As I rode along in a small plane carrying a group of skydivers, I couldn’t help but think of Buddy Holly. I was on board the rickety aircraft to cover skydiving for a school project. 

No, I did not skydive myself, but I did sit side-by-side the pilot as he and I took a nose dive after the skydivers emptied out the back of the plane. This is where Buddy Holly comes in.

I’m 22 years old, the same age Buddy Holly was when his life was tragically cut short in a plane crash.

Obviously, I’m writing this, so I survived my plane ride. For all of the pilot’s eccentricites, he must have known what he was doing becuase we pulled in for a smooth landing.

I don’t mean to make light of Buddy Holly’s death by making the comparison. I only made the connection because of how the first 22 years of my life pale in comparison to Buddy Holly’s.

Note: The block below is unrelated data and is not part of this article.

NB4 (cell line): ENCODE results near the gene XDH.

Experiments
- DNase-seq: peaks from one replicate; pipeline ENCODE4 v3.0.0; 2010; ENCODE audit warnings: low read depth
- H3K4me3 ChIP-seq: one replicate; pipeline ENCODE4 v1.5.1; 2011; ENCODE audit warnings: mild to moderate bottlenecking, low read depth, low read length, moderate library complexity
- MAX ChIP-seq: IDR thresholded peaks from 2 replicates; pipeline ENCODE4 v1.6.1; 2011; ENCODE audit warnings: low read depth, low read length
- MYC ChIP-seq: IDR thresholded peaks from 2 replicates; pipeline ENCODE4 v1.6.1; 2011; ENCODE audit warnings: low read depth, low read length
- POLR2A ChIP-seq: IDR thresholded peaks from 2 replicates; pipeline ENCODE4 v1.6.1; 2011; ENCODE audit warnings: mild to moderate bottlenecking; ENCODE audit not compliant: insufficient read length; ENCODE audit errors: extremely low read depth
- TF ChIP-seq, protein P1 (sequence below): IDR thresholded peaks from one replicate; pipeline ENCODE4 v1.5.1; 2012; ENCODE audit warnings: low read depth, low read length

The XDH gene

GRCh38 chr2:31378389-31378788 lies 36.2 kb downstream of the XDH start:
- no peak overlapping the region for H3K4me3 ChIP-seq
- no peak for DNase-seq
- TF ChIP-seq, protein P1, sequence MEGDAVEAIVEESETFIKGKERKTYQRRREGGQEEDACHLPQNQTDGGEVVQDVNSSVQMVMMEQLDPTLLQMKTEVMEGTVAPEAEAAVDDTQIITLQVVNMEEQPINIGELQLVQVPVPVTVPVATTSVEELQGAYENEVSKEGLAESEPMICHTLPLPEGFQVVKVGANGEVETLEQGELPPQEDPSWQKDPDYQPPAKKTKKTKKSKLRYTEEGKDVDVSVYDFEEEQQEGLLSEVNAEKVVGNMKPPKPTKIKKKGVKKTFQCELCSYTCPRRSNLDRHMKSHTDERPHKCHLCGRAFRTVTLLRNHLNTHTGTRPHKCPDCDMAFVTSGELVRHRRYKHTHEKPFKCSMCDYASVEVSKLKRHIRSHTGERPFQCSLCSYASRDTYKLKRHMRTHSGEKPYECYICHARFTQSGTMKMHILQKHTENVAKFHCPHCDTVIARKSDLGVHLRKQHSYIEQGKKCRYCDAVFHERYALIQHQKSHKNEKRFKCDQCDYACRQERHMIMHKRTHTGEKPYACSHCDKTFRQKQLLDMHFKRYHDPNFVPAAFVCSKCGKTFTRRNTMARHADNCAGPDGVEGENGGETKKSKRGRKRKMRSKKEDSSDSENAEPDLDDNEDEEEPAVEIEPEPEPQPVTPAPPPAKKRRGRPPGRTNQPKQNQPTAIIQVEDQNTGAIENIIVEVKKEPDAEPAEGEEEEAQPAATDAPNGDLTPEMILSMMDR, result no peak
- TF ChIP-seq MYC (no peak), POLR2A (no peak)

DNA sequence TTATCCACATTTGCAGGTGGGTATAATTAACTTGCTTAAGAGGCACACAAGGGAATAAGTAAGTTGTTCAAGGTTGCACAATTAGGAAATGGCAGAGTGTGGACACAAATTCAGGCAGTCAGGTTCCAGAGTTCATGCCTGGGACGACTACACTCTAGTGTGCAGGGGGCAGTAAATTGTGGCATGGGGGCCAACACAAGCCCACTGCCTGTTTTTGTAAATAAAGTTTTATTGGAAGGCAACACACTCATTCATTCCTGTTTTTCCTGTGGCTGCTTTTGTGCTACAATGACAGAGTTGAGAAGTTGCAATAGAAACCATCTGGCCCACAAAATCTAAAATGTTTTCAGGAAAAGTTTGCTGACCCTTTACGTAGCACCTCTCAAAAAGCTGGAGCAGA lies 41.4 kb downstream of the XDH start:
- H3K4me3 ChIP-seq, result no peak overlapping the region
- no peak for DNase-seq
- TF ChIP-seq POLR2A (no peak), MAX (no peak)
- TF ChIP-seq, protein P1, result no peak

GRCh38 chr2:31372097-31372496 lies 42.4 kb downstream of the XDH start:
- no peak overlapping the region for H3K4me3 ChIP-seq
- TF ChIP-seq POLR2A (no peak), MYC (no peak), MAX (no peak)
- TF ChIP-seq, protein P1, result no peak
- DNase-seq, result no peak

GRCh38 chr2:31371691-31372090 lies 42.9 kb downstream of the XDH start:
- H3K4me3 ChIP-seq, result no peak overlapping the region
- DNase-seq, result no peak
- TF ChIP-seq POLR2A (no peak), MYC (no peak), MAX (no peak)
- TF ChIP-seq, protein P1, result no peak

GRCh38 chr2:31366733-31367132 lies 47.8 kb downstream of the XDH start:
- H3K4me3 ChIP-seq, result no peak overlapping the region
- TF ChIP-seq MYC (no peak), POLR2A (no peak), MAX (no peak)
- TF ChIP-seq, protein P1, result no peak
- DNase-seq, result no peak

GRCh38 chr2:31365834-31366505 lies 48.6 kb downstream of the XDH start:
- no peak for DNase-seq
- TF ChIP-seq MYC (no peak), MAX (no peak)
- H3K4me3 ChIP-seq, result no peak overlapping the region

As I grow older, I realize more and more people have accomplished feats far greater than I can imagine in less time than I’ve been on this earth.

Holly had an 18-month career of nonstop hits. He was an lyrical genious and a master innovator. He was one of the first to take advantage of multi-track recording and was a lo-fi music pioneer.

This isn’t the anniversary of Buddy Holly’s death, but there is no time better than the present to reflect on his life and accomplishments and our own lives and accomplishments. Here’s a video that illustrates some of the subtle and not-so-subtle references in the Don McLean song “American Pie” about the Buddy Holly’s plane crash, “the day the music died.”